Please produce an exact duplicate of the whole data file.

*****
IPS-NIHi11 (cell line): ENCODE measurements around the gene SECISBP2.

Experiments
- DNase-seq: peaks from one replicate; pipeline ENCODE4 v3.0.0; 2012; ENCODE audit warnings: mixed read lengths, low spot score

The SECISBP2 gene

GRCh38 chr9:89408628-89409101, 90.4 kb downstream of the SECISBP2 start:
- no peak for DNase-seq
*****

IPS-NIHi11 (cell line): ENCODE measurements around the gene SECISBP2.

Experiments
- DNase-seq: peaks from one replicate; pipeline ENCODE4 v3.0.0; 2012; ENCODE audit warnings: mixed read lengths, low spot score

The SECISBP2 gene

GRCh38 chr9:89408628-89409101, 90.4 kb downstream of the SECISBP2 start:
- no peak for DNase-seq